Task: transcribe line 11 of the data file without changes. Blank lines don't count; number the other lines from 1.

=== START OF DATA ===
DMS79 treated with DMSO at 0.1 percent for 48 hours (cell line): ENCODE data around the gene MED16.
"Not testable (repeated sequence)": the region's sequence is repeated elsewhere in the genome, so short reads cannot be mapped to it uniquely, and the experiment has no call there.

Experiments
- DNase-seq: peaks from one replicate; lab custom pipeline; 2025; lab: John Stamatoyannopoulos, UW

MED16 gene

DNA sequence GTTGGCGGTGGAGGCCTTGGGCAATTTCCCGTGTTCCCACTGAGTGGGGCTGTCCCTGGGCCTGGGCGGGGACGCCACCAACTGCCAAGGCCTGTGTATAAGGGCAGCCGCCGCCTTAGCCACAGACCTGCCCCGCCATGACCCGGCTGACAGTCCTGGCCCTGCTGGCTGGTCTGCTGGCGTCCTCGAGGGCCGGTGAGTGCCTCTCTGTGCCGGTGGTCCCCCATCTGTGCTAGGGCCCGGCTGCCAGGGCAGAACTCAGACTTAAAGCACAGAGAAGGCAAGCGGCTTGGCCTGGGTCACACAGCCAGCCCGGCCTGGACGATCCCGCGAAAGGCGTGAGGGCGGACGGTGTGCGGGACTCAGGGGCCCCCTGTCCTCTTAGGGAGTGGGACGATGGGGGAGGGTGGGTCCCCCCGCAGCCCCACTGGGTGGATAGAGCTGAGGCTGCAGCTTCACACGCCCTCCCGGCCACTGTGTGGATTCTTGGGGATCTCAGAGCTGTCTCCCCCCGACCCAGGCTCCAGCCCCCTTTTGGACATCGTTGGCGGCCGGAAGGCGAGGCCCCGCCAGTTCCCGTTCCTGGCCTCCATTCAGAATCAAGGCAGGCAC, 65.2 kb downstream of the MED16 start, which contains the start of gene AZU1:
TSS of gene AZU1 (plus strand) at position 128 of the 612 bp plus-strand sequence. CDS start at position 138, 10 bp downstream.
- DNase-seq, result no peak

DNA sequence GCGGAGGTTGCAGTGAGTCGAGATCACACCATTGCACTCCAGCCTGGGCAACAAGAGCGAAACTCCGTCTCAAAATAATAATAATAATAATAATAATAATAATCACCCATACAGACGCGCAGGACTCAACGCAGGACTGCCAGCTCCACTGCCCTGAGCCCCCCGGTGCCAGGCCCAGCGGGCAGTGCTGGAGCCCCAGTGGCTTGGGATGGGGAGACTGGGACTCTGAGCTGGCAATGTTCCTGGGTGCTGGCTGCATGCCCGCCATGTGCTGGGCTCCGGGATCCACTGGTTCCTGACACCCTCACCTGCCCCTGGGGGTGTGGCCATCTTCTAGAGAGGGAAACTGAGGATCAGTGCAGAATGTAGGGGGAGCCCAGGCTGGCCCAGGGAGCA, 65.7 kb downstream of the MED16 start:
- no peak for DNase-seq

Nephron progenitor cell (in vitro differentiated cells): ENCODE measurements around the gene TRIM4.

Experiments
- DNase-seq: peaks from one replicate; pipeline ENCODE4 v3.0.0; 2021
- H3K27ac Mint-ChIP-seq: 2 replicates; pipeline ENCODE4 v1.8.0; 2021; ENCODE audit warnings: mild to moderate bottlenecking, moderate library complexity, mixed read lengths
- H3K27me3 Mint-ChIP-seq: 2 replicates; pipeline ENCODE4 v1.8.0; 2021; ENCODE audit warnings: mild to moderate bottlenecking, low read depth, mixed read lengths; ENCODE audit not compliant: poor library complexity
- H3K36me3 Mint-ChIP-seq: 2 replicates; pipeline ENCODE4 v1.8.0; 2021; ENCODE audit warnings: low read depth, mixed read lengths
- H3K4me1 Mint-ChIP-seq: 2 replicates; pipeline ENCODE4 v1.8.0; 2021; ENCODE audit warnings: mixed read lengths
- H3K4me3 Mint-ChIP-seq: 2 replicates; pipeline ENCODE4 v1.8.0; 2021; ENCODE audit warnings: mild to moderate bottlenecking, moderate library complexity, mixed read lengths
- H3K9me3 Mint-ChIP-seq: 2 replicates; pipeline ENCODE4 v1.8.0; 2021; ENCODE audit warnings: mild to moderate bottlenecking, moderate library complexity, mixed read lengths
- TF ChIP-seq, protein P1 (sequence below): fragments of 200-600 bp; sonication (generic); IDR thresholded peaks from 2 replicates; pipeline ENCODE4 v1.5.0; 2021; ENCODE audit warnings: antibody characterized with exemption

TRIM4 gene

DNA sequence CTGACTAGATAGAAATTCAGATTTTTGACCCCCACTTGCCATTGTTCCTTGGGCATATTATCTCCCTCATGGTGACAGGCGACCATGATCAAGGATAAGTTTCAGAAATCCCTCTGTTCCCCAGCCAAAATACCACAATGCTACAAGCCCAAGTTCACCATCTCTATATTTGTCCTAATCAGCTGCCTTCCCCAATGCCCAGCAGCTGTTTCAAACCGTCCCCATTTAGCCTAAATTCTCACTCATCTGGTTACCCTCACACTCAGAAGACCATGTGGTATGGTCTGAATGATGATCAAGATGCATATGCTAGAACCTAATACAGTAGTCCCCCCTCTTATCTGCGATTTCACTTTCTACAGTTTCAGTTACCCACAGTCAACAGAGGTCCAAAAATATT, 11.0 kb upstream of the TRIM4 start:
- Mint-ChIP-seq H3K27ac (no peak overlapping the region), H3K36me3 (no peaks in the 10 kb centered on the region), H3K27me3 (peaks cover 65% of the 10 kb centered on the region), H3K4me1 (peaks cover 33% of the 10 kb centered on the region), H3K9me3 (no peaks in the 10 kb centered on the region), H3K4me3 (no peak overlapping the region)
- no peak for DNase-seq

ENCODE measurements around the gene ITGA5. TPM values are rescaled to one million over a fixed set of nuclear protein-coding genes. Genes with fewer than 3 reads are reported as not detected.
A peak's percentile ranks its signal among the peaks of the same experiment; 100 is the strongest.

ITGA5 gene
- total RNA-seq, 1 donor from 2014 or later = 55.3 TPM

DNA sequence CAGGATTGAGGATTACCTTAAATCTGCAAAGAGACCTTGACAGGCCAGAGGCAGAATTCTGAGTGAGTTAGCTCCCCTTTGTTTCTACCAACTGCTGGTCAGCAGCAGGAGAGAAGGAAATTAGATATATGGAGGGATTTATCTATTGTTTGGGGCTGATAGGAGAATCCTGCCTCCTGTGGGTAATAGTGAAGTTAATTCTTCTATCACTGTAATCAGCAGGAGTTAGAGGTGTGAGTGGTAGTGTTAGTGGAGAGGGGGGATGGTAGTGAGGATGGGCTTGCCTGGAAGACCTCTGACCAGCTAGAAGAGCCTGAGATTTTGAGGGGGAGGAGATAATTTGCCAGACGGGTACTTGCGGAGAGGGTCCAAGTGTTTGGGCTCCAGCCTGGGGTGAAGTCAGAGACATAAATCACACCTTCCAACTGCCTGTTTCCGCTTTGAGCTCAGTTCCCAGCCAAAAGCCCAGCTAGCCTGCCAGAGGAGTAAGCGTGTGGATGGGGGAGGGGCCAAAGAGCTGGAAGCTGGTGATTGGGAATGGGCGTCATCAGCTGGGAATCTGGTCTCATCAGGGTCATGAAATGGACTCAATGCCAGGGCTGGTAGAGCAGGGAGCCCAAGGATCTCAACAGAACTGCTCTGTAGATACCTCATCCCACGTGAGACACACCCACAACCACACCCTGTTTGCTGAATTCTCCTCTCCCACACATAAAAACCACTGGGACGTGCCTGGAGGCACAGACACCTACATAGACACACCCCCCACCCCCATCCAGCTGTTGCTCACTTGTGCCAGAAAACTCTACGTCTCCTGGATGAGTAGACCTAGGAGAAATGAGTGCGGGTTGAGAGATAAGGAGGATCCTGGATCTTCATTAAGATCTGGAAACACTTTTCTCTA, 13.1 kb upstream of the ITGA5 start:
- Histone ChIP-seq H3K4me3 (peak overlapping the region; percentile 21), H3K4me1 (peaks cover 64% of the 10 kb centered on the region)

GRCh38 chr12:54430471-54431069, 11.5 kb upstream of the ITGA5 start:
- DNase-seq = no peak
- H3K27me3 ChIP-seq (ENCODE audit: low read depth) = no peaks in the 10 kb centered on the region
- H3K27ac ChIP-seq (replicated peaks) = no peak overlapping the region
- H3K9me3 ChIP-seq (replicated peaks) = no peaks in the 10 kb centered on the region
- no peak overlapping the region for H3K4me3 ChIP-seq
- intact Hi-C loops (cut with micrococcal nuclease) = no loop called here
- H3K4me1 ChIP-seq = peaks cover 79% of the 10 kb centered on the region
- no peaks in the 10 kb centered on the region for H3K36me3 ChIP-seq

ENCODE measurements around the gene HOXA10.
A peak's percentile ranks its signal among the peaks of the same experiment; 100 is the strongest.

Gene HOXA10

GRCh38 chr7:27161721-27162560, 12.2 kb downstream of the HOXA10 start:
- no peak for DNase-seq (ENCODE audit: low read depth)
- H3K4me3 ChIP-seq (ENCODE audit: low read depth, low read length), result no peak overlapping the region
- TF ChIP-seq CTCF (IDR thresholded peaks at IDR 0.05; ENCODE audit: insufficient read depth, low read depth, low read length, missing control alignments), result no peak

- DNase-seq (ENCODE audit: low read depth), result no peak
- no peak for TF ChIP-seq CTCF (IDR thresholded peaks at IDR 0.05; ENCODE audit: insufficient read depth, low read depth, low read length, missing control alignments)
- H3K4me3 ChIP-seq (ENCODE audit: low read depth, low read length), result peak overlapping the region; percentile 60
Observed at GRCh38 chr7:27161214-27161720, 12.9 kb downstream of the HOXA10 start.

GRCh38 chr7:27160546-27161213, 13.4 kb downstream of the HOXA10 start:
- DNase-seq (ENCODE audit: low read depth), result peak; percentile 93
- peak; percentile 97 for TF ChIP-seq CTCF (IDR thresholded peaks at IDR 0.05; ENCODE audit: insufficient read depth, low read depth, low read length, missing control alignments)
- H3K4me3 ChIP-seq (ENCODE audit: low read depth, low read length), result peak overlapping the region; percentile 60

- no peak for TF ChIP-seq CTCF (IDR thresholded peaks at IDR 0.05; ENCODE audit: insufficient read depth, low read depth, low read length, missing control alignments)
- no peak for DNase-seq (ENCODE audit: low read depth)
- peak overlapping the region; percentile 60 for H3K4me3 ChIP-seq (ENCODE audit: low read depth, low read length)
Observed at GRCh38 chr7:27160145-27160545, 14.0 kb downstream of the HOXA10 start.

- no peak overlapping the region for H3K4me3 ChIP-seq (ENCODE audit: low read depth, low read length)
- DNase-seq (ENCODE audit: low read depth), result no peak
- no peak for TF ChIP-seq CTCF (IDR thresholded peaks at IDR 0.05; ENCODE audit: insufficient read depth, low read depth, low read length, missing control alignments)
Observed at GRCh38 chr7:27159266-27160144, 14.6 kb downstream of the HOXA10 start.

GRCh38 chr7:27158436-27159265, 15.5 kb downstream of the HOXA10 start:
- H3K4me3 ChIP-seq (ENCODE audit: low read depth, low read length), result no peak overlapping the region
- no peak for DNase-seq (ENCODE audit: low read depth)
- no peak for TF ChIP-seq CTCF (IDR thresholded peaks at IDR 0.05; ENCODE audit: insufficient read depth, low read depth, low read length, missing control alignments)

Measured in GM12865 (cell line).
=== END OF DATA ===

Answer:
Nephron progenitor cell (in vitro differentiated cells): ENCODE measurements around the gene TRIM4.